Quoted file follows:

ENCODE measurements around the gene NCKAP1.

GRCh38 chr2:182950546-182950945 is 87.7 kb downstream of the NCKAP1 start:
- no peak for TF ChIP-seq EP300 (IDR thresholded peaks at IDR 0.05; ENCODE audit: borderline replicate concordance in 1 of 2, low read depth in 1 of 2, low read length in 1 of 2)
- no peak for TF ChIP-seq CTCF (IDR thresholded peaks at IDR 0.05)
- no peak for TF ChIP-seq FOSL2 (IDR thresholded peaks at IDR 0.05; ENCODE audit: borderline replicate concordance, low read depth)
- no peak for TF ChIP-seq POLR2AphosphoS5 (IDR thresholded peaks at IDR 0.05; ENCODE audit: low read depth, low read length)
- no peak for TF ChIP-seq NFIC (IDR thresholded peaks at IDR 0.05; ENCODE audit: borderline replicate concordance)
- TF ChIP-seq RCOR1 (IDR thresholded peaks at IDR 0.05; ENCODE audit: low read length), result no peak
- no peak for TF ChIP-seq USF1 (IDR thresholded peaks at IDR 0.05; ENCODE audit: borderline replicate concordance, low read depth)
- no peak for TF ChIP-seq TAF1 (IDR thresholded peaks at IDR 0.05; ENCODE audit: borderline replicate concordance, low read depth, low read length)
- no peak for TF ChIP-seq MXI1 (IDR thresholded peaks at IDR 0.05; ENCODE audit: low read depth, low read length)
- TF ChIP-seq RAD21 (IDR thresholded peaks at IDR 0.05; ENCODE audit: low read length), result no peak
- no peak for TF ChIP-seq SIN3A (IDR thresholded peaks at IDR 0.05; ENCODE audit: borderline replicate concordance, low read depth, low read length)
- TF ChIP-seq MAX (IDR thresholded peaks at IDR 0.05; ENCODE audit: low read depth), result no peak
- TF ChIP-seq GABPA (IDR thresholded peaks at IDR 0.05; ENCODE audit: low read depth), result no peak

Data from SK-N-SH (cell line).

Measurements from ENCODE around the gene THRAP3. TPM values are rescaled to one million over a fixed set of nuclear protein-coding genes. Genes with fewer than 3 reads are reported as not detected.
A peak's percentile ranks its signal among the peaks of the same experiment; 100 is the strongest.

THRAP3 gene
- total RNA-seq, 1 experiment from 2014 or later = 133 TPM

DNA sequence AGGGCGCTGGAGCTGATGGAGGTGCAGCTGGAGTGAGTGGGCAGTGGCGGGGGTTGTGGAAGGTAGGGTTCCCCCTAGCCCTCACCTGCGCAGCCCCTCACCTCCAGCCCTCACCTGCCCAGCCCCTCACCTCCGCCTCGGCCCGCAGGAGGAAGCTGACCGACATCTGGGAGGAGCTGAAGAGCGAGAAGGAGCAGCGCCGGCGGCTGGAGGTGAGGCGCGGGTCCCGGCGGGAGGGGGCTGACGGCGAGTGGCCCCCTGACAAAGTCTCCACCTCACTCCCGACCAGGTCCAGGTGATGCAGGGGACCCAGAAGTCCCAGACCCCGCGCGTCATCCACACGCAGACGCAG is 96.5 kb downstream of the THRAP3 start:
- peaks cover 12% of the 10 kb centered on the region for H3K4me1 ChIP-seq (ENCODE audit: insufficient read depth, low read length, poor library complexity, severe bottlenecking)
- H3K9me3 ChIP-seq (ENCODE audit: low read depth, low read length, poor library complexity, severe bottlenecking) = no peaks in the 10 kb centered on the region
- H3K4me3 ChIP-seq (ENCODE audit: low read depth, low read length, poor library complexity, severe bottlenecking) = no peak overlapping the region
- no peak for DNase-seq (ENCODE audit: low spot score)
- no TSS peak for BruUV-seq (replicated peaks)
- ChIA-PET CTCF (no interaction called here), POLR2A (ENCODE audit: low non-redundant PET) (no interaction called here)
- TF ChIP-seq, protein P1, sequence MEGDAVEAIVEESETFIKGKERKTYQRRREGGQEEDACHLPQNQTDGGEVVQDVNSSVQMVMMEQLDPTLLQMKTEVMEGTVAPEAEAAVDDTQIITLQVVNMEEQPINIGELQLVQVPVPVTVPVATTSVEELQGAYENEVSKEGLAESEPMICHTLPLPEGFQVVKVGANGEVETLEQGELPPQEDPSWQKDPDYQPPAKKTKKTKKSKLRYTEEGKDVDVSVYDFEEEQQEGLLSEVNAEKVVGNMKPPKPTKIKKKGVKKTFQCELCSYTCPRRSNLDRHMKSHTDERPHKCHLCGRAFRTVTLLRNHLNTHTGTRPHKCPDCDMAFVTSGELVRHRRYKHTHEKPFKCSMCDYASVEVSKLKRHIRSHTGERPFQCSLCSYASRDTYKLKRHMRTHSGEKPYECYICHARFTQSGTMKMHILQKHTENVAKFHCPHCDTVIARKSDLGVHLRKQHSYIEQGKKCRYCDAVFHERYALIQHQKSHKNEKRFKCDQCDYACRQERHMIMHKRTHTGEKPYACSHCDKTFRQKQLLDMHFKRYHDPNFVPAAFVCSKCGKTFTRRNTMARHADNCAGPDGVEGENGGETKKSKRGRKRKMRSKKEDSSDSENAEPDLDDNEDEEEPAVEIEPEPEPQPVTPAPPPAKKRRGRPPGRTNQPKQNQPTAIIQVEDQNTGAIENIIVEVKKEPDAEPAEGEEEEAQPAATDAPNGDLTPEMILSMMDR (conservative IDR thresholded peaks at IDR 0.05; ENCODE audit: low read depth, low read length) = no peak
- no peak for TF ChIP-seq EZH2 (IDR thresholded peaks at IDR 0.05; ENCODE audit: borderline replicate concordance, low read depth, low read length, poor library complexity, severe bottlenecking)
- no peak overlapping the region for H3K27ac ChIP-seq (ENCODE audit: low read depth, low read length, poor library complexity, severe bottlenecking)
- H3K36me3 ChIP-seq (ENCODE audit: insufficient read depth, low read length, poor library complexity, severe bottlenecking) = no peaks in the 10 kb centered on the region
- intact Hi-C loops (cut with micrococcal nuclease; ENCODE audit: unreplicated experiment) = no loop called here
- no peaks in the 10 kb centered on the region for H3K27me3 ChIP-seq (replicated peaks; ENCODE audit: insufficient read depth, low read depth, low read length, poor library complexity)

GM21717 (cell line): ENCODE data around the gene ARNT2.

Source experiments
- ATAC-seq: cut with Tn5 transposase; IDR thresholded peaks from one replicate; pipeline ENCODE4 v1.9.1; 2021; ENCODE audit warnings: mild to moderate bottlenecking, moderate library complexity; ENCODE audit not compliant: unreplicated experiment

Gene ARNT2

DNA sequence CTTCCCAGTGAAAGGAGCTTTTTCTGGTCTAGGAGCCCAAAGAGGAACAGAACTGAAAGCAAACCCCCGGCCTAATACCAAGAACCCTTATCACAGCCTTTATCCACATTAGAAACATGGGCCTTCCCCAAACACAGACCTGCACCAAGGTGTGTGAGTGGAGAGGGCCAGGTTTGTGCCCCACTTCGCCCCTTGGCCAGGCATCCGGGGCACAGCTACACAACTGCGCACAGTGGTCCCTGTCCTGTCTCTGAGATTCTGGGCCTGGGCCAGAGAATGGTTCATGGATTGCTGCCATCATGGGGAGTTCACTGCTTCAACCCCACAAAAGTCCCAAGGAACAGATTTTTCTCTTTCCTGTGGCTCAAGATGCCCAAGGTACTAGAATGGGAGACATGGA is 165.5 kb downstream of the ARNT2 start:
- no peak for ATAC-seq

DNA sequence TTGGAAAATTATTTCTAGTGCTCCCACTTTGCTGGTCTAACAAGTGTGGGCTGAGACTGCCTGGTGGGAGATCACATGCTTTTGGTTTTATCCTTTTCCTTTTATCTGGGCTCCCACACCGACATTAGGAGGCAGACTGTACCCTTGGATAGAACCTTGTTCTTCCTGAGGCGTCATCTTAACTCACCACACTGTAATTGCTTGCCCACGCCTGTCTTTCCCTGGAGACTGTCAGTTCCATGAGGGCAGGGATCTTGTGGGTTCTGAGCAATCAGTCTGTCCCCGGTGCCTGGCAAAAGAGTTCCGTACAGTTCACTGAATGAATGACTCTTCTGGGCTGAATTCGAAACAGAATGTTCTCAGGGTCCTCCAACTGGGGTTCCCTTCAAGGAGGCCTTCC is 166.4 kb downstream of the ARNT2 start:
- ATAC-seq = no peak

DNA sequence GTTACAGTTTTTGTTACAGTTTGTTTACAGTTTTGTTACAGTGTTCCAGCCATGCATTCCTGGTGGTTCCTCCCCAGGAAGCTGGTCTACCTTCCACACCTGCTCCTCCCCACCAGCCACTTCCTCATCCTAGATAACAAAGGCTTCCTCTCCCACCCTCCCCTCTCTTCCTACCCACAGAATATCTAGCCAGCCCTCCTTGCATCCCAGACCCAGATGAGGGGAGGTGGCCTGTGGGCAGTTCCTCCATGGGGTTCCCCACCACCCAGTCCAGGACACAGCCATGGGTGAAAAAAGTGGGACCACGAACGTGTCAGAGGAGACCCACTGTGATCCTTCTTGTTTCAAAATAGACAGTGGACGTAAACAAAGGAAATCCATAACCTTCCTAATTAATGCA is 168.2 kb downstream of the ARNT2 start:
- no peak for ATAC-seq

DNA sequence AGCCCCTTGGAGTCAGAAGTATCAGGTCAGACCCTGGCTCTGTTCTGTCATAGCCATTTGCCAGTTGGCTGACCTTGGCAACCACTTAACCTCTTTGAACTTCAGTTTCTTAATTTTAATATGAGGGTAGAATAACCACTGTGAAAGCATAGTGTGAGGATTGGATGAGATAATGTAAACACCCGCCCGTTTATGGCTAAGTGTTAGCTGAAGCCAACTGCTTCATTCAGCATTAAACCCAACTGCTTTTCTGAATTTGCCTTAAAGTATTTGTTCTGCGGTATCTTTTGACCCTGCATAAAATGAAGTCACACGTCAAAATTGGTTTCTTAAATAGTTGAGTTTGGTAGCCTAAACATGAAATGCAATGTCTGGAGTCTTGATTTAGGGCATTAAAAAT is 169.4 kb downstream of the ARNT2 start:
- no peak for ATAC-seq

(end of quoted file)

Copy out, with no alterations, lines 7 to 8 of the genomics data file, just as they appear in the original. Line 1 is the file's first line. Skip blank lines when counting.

- no peak for TF ChIP-seq NFIC (IDR thresholded peaks at IDR 0.05; ENCODE audit: borderline replicate concordance)
- TF ChIP-seq RCOR1 (IDR thresholded peaks at IDR 0.05; ENCODE audit: low read length), result no peak